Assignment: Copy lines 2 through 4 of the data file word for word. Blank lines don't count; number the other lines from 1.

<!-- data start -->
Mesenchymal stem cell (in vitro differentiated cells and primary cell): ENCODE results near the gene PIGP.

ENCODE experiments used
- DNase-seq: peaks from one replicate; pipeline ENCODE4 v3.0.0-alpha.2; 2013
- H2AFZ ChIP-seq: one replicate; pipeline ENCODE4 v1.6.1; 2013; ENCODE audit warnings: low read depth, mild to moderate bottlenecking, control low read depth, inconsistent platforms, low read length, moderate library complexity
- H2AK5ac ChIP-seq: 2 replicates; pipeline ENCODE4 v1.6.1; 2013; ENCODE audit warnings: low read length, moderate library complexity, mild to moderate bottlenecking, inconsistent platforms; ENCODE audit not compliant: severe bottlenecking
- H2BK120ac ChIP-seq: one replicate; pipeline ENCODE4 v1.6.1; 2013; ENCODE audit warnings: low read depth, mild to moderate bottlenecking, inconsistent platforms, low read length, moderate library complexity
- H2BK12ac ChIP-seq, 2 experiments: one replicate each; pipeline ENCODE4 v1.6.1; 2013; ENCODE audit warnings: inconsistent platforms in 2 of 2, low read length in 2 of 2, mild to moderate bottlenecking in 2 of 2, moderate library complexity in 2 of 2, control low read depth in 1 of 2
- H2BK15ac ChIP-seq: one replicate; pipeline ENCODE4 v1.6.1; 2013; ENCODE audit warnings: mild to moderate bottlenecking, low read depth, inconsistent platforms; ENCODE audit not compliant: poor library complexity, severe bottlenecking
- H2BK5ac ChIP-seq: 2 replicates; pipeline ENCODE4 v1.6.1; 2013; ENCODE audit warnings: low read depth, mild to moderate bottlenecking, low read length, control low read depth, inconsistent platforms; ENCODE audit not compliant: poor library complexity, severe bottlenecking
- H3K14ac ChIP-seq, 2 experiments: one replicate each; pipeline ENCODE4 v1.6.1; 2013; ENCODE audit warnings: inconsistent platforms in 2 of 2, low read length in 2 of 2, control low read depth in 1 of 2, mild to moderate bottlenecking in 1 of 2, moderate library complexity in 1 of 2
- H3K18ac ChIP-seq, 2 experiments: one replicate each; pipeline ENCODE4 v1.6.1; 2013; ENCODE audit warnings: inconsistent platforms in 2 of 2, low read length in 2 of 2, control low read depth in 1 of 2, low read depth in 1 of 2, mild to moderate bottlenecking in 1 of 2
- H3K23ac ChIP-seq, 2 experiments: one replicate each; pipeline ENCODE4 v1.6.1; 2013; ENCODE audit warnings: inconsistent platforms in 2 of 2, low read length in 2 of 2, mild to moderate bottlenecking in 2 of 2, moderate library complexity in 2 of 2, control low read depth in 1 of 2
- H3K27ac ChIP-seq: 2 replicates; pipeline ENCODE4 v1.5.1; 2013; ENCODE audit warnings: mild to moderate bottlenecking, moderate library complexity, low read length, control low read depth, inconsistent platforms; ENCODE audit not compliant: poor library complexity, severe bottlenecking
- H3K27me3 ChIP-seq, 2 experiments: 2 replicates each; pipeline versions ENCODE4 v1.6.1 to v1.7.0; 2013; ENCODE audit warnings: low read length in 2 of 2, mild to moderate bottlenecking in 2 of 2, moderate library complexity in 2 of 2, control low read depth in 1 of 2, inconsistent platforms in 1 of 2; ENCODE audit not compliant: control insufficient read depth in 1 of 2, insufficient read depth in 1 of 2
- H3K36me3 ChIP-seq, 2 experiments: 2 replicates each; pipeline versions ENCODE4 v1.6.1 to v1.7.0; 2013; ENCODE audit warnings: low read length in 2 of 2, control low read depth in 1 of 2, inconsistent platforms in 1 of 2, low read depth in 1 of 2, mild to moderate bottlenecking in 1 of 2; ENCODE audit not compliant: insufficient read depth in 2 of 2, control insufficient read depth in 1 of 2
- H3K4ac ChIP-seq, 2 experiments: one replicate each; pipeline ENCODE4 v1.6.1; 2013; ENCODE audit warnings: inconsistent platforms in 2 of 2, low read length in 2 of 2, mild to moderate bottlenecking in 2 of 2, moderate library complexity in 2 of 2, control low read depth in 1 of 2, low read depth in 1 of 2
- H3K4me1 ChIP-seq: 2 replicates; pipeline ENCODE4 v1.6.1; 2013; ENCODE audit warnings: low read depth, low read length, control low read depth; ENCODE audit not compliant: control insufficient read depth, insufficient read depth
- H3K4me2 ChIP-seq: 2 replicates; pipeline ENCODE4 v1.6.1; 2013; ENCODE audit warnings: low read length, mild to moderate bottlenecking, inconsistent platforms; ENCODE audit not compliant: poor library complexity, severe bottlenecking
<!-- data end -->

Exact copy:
ENCODE experiments used
- DNase-seq: peaks from one replicate; pipeline ENCODE4 v3.0.0-alpha.2; 2013
- H2AFZ ChIP-seq: one replicate; pipeline ENCODE4 v1.6.1; 2013; ENCODE audit warnings: low read depth, mild to moderate bottlenecking, control low read depth, inconsistent platforms, low read length, moderate library complexity